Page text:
Researchers found bulk laxatives made of figs and bran and prescriptions for laxatives made of castor oil, colocynth, and both. Other sources demonstrate that the hyoscyamus, still used today to treat colic, was once used as an intestinal carminative. This also includes cumin and coriander. More proof indicated that poultices were used to warm and relieve musculoskeletal problems in addition to rubefacients to enhance blood flow. They used pomegranate to treat tapeworms, a treatment that was still being used in clinical settings up until around 50 years ago. And celery and saffron for rheumatism, both of which are today the subject of pharmaceutical study.
Imhotep Was Confirmed to be the Real Father of Medicine by William Osler
Canadian physician William Osler, who was also one of the four founders of Johns Hopkins Hospital, argued that Imhotep was the true father of medicine. Note that Osler himself has been regarded as the father of modern medicine. But he chose to give that honour to the Egyptian who lived thousands of years before him or Hippocrates.
In his words, William Osler described Imhotep as the “real father of medicine” and not Hippocrates. He also said Imhotep was “the first figure of a physician to stand out clearly from the mist of antiquity.”
There Are Claims That Imhotep Was Never Really a Physician
The idea that Imhotep is the father of medicine has been challenged by a few accounts as a myth than fact. Imhotep was recognized above as a wise and well-educated man of many abilities, including the construction of the first pyramid, the pyramid of Djoser, in a region of Egypt called Saqqara.
Virtually every historical publication agrees he was such a brilliant man. But not every account calls him a physician. Some people say he was a lot of things, but not a doctor. As an architect, he built other pyramids, including his personal tomb, in an undisclosed location in Saqqara.
The word “swnw” is why Imhotep’s legitimacy as a physician is in question. Ancient Egyptians used “swnw” to describe doctors. They attached the title to the name of anyone who practiced medicine. Surprisingly, there are no accounts of the title alongside Imhotep’s name. Especially as other physicians in his time had the title. This is why some people label Hesy-Ra, another ancient Egyptian, as the first true practitioner of medicine. The title was seen next to his name. He also had the title ‘Wer-ibehsenjw,’ meaning “Great one of the dentists” or “Great one of the Ivory cutters.”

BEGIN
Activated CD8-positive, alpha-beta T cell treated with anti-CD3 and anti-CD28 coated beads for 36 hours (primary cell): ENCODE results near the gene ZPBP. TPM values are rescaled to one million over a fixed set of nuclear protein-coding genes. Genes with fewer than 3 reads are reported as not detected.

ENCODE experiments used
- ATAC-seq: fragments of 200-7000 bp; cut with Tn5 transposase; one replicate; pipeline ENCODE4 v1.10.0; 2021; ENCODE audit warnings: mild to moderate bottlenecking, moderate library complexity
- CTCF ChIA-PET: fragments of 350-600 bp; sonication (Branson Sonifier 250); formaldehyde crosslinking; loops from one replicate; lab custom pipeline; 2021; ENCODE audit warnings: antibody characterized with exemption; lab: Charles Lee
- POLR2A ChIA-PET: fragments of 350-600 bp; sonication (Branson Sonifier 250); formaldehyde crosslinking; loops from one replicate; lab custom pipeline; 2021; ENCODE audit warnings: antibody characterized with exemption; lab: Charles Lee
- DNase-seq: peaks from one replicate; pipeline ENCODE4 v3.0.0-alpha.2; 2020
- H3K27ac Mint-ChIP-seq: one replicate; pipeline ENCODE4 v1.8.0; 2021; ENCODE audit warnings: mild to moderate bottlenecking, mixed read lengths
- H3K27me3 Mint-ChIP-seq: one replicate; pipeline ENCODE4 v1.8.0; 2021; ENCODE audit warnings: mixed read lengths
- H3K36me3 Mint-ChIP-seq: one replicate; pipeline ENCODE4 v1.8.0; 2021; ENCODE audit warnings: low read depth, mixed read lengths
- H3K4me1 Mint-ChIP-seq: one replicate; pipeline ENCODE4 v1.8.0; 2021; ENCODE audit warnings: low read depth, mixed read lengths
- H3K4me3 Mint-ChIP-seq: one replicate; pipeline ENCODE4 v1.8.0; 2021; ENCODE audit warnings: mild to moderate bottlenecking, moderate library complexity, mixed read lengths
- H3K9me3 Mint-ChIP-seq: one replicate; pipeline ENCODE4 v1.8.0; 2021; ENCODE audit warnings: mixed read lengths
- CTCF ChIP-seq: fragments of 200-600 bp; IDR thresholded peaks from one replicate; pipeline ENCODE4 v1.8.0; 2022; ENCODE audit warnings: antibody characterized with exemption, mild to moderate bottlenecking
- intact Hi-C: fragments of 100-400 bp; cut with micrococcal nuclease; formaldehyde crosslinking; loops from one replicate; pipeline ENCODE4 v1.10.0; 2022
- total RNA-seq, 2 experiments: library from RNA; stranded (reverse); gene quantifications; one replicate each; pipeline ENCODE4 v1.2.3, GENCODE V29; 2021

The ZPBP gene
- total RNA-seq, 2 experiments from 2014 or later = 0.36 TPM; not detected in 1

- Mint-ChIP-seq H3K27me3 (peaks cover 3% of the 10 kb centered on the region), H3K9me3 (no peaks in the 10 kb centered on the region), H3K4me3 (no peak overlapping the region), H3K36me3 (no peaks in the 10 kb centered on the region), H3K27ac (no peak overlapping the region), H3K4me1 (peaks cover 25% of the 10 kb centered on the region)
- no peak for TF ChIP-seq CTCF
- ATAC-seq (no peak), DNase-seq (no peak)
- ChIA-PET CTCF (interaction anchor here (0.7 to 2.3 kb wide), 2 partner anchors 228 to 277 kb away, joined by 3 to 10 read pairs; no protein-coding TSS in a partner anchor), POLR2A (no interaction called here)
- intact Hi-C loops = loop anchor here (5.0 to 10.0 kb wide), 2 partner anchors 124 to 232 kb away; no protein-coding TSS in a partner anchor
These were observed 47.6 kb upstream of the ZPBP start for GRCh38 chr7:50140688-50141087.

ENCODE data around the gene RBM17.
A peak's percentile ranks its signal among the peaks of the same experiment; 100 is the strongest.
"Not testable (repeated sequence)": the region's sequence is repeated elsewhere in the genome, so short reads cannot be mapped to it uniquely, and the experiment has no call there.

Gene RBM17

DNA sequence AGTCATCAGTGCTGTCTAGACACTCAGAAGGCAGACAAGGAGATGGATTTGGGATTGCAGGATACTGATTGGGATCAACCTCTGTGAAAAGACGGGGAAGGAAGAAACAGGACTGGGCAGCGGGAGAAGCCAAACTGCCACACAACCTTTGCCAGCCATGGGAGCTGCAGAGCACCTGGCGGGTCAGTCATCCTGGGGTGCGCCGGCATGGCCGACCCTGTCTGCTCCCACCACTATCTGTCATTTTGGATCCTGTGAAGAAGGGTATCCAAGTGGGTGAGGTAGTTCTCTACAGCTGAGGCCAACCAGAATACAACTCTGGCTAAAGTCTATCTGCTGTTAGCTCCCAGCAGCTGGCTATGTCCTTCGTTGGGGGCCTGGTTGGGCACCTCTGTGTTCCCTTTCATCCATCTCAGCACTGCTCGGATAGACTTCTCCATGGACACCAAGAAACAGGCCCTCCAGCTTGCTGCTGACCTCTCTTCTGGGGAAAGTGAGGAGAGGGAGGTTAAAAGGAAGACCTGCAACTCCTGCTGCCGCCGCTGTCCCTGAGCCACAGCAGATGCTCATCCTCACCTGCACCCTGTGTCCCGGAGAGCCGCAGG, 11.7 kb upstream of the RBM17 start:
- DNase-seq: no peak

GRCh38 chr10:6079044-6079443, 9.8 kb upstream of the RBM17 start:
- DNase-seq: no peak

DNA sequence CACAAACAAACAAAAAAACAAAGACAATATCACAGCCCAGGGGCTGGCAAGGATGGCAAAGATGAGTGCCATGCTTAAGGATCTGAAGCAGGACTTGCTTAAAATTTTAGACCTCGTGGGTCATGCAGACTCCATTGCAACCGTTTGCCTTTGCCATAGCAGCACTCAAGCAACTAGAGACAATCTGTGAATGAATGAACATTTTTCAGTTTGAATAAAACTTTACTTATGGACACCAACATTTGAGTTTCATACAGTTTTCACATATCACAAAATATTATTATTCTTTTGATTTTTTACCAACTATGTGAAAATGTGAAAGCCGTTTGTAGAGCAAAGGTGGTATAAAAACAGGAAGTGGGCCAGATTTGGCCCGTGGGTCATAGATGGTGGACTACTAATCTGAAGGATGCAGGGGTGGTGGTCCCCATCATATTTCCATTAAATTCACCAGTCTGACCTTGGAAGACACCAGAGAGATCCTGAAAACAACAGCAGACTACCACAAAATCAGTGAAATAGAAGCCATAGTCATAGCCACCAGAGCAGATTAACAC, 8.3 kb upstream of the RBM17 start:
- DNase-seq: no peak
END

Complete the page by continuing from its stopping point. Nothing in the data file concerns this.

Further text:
However, one cannot be so sure. He was a polymath, so placing the title next to him may have only limited him to a physician, especially when his greatest achievement wasn’t medicine-related.
So Why Does Imhotep Not Get His Flowers as the Father of Medicine?
Your guess is as good as ours. The history and historical narratives of Africa have been distorted or completely destroyed by European colonialism. A false narrative that suggested Africa was a backward continent populated by primitive, barbaric people who had no history was propagated to justify the enslavement of Africans. If the world was aware of the tremendous empires and achievements of diverse African communities, it would have been impossible to defend slavery.
Most people growing up didn’t even know Egypt was an African country. The massive development that ancient Egyptians had is still impressive today. The architecture of the Great Pyramids of Giza remains a thing of awe, among many others.
If you look at the images and paintings of the ancient Egyptians, you will see that they painted themselves as dark-skinned people. However, Hollywood has contributed to the misrepresentation of black history through propaganda, as evidenced by the portrayal of Egyptians as white or, at the very least, as anything other than black.
For example, in ancient Egyptian movies, Elizabeth Taylor played Cleopatra in the movie of the same name, while Charleston Heston played Moses in the Ten Commandments.
Imhotep Has Been Made to be the Bad Guy
While no one can be certain of history, Imhotep’s memory has been skewed by propaganda. For instance, his greatness has been underplayed, and he was portrayed as an evil person in “The Mummy” in both versions of the movie.